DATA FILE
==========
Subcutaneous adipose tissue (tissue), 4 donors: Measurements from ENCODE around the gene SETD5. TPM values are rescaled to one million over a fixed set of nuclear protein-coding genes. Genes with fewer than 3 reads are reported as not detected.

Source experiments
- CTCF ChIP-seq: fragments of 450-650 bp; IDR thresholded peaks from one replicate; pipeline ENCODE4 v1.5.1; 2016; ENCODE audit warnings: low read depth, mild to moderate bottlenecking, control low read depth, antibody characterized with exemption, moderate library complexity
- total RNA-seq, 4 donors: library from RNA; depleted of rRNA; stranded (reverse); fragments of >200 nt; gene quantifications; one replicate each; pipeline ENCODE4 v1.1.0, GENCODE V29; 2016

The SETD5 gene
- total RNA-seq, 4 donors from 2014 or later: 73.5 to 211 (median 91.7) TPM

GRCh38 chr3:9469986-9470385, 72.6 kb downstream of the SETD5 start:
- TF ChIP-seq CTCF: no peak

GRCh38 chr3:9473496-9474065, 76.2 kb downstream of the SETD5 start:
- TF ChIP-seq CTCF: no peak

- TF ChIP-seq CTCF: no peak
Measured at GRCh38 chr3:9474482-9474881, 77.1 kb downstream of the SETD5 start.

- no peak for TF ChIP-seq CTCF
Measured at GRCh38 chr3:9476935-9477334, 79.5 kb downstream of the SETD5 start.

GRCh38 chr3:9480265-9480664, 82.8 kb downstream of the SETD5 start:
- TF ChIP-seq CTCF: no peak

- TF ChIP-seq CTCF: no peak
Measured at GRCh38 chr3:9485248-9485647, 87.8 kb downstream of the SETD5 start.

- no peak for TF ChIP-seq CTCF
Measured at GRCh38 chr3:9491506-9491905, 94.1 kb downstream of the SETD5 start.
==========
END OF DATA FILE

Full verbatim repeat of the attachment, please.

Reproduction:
Subcutaneous adipose tissue (tissue), 4 donors: Measurements from ENCODE around the gene SETD5. TPM values are rescaled to one million over a fixed set of nuclear protein-coding genes. Genes with fewer than 3 reads are reported as not detected.

Source experiments
- CTCF ChIP-seq: fragments of 450-650 bp; IDR thresholded peaks from one replicate; pipeline ENCODE4 v1.5.1; 2016; ENCODE audit warnings: low read depth, mild to moderate bottlenecking, control low read depth, antibody characterized with exemption, moderate library complexity
- total RNA-seq, 4 donors: library from RNA; depleted of rRNA; stranded (reverse); fragments of >200 nt; gene quantifications; one replicate each; pipeline ENCODE4 v1.1.0, GENCODE V29; 2016

The SETD5 gene
- total RNA-seq, 4 donors from 2014 or later: 73.5 to 211 (median 91.7) TPM

GRCh38 chr3:9469986-9470385, 72.6 kb downstream of the SETD5 start:
- TF ChIP-seq CTCF: no peak

GRCh38 chr3:9473496-9474065, 76.2 kb downstream of the SETD5 start:
- TF ChIP-seq CTCF: no peak

- TF ChIP-seq CTCF: no peak
Measured at GRCh38 chr3:9474482-9474881, 77.1 kb downstream of the SETD5 start.

- no peak for TF ChIP-seq CTCF
Measured at GRCh38 chr3:9476935-9477334, 79.5 kb downstream of the SETD5 start.

GRCh38 chr3:9480265-9480664, 82.8 kb downstream of the SETD5 start:
- TF ChIP-seq CTCF: no peak

- TF ChIP-seq CTCF: no peak
Measured at GRCh38 chr3:9485248-9485647, 87.8 kb downstream of the SETD5 start.

- no peak for TF ChIP-seq CTCF
Measured at GRCh38 chr3:9491506-9491905, 94.1 kb downstream of the SETD5 start.